Infiltration still on: Powell
31 May 2002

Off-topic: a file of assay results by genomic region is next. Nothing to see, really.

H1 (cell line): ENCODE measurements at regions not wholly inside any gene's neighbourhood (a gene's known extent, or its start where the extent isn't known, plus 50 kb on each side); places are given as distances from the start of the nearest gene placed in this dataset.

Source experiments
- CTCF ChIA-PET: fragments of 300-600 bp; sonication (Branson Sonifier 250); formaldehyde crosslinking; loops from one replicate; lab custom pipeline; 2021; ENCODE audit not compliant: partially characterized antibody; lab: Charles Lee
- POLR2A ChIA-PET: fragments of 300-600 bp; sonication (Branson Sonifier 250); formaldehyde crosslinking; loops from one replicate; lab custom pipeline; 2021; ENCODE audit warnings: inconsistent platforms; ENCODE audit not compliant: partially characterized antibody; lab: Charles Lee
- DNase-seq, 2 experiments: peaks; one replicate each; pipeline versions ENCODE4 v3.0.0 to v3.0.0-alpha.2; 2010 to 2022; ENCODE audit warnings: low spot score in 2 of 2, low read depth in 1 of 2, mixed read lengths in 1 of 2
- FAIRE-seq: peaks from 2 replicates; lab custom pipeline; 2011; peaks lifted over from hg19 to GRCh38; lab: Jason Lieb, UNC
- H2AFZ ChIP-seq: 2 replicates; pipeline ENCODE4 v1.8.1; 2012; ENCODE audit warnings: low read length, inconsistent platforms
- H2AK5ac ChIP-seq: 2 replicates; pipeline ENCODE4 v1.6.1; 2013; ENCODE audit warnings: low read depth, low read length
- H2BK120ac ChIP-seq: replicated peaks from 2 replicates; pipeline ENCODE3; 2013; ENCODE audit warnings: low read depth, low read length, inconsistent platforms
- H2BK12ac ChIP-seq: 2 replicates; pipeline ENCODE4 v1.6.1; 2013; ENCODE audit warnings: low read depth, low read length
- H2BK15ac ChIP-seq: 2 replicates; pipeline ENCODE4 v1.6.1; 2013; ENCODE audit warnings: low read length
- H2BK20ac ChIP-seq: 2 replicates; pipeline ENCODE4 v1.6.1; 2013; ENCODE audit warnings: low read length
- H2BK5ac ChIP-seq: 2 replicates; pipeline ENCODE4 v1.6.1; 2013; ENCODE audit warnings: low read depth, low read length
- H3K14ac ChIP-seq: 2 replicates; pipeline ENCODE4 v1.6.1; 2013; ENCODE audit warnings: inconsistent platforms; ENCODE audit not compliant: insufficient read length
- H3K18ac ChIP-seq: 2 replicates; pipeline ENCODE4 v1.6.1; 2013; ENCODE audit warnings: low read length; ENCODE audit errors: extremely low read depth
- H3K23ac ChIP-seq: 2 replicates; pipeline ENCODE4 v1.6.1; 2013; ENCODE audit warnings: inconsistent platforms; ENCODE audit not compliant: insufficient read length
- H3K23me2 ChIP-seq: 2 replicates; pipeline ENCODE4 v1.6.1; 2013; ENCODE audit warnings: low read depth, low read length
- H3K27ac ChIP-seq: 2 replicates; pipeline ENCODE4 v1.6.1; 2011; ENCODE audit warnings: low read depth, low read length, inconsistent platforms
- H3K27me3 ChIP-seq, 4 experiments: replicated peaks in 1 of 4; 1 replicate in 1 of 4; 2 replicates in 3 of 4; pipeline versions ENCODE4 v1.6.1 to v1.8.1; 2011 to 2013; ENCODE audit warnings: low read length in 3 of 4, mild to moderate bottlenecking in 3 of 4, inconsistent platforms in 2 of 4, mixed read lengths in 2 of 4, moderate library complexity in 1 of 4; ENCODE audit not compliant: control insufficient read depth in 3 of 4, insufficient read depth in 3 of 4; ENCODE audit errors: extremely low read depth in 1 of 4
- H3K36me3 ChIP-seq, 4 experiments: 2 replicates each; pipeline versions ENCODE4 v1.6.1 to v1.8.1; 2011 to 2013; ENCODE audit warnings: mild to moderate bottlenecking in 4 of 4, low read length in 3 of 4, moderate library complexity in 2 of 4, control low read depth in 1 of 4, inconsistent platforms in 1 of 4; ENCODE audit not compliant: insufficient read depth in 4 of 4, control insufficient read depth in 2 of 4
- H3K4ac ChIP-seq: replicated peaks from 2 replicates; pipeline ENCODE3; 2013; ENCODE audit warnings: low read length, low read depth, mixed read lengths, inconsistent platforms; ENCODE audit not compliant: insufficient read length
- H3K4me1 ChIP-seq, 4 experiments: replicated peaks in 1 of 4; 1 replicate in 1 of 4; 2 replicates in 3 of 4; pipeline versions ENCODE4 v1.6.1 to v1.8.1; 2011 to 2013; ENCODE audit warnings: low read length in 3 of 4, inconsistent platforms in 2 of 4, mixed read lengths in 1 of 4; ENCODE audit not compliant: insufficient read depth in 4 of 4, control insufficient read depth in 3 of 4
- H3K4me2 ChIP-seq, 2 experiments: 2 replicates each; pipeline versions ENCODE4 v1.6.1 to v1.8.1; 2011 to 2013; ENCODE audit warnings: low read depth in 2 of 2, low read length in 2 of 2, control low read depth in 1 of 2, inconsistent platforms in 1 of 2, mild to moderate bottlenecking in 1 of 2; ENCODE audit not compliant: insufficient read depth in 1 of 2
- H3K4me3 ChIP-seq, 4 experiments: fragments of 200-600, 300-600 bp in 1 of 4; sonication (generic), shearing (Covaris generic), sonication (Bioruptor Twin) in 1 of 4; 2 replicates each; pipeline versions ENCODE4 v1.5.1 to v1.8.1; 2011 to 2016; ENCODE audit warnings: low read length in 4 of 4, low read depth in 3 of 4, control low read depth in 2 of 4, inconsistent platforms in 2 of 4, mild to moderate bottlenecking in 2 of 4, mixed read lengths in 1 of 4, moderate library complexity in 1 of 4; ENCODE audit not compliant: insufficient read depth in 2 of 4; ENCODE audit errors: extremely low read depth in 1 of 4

: The Bush administration has criticised Pakistan for the continuance of cross-border terrorism and debunked its President, Pervez Musharraf''s repeated assertions that ''nothing'' is happening along the Line of Control (LoC). ''There is an urgency to it... The situation has not improved in the last month or so. We were receiving assurances from President Musharraf that infiltration across the LoC would be ended. But unfortunately we can still see evidence that it is continuing,'' the Secretary of State, Colin Powell, said in an interview to the Public Broadcasting network. He has now given assurances again and these assurances are more positive and we hope he is giving the necessary orders and taking all the necessary action to stop the infiltration.'' ''The situation was tense,'' Gen. Powell said, adding that the U.S. was trying to make sure that India and Pakistan never reached the point of war. ''We are pressing President Musharraf very hard to cease all infiltration activities on the part of terrorist organisations across the LoC and we are asking the Indians to show restraint until we can determine whether or not infiltration activity has ceased.'' He said that if indeed infiltration had ceased, it would be a basis for India to reciprocate by starting to get down the de-escalation and de-mobilisation ladder. ''So right now it is a tense situation; we''re worried about it.'' Gen. Powell did not respond when asked if a conflict between India and Pakistan would eventually lead to the use of nuclear weapons but pointed out the implications and consequences, including worldwide condemnation, on the nation that chose the nuclear route. The Secretary of State said that Kashmir was a ''very sensitive issue'' between India and Pakistan and that while there might have been a number of ideas and plans over the years, right now there was ''nothing active'' before the two countries for the resolution of the problem. ''It is a very sensitive issue between the two sides. There are political consequences, there are religious issues involved in it. It has been an intractable problem for 50 years. It has to do with the various populations that co-exist within Kashmir. And they have never been able to find a political way to solve this difficult problem that really has been there since the formation of these two countries.'' He stressed that ''any outside plan'' will not work in solving the Kashmir problem; neither was there a role at this point for a mediator to come in from outside. Reuters reports: In an interview to BBC World Service radio, Gen. Powell said that he needed absolute proof that Pakistan was effecting a clampdown on militants. ''Instructions have been given to cease this kind of activity, but it is too early to say that it has stopped. If it does stop, it must also stop permanently.'' ''I think that what we are expecting President Musharraf to do is to use all the authority he has to stop it and to keep it stopped so that we can get this crisis behind us.''.